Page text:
The potential for this type of new technology is significant. In America alone the market to address building energy use is huge. According to the American Council for Energy Efficient Economy (ACEEE), commercial buildings account for 19 percent of the energy consumed in the United States and Pike Research predicts that “between 2011 and 2017, the building-integrated photovoltaics (BIPV) market is forecast to add 4.6 GW of new capacity, thus making it one of the fastest growing solar industry segments.”
The impact extends beyond economics and job creation. Reduction of building energy use is critical to protecting our resources, primarily water and energy. Water and energy are the lifeblood of industrialization. These resources are inextricably intertwined and work together to quench our thirst for power. Water is integral to resource extraction, refining, processing, transportation and electric power generation. Conversely, significant amounts of energy are needed to extract, transport, treat, and use water in urban areas. The collision of these two resources is often referred to as the energy-water nexus.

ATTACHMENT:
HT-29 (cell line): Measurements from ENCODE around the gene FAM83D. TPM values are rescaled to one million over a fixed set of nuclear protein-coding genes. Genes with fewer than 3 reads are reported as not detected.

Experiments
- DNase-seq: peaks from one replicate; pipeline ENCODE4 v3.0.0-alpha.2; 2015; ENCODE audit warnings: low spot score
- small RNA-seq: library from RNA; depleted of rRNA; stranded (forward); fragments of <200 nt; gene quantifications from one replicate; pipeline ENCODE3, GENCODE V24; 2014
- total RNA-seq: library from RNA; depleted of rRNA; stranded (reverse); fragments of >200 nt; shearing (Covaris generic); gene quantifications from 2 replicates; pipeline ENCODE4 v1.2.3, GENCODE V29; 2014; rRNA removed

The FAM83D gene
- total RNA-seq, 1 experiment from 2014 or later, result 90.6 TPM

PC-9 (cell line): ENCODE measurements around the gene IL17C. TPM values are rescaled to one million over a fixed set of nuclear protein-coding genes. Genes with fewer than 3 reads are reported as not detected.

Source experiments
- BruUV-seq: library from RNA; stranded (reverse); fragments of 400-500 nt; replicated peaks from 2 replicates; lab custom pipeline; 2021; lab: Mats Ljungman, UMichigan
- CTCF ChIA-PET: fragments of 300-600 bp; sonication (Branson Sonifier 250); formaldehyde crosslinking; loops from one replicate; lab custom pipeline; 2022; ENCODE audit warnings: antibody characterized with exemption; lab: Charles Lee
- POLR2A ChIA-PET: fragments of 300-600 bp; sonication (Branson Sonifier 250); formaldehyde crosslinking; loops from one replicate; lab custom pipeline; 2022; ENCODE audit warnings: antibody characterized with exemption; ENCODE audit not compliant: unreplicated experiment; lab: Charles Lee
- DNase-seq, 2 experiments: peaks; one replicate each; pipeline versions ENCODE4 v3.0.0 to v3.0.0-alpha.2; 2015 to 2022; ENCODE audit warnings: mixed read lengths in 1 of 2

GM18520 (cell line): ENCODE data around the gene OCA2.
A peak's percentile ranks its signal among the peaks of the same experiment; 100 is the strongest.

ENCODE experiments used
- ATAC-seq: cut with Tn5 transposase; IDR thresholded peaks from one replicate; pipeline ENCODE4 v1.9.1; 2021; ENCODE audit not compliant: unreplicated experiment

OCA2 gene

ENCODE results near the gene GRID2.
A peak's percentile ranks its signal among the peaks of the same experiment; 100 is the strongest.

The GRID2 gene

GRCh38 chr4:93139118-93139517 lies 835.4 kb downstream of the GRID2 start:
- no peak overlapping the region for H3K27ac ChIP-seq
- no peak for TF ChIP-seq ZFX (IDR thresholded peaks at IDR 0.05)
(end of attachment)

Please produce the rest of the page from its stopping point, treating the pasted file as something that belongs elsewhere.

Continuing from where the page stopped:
Anything that reduces the need for power generation reduces the need for water. In 2006, Sandia National Laboratories reported to Congress that “thermoelectric power generation in the U.S. consumes 3.3 billion gallons of water per day in total.” The report further explained how the extractive industries impact our water resources. For example, “in the mining sector, water is used to cool or lubricate cutting and drilling equipment for dust suppression, fuel processing, and revegetation when mining and extraction are complete. Estimates of water for coal mining vary from 1 to 6 gallons per million British thermal units (MMBtu), depending on the source of the coal (Gleick, 1994; Lancet, 1993). Combining those figures with 2003 coal production data (EIA, 2006); total water use for coal mining is estimated at 70 to 260 million gallons per day.”